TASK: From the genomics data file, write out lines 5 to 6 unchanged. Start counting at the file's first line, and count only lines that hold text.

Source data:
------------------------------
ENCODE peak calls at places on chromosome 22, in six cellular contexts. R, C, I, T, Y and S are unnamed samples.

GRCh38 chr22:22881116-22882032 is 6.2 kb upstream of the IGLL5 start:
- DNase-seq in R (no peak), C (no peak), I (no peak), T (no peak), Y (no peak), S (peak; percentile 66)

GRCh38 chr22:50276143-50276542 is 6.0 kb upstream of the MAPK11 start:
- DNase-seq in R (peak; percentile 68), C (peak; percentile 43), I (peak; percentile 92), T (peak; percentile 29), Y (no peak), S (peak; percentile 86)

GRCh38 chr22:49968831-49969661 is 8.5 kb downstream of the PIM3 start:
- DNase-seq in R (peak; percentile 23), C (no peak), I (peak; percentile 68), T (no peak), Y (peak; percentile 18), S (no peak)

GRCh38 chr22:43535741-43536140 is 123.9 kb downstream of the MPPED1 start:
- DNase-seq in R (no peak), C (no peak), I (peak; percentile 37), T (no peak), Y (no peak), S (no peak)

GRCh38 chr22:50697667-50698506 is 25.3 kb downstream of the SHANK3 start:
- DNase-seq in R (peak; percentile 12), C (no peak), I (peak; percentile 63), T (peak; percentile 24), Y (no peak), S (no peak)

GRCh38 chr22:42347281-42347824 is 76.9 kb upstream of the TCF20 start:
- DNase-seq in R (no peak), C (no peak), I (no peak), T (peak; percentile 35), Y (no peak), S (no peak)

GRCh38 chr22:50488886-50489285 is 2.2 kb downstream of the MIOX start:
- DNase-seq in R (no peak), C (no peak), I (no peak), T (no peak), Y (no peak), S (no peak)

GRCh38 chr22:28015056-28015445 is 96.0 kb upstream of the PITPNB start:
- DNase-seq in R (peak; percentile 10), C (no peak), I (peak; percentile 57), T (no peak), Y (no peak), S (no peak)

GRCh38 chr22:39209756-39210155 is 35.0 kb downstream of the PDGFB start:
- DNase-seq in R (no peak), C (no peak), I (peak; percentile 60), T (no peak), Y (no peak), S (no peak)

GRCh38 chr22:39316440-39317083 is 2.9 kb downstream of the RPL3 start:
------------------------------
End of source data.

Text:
- DNase-seq in R (peak; percentile 68), C (peak; percentile 43), I (peak; percentile 92), T (peak; percentile 29), Y (no peak), S (peak; percentile 86)

GRCh38 chr22:49968831-49969661 is 8.5 kb downstream of the PIM3 start: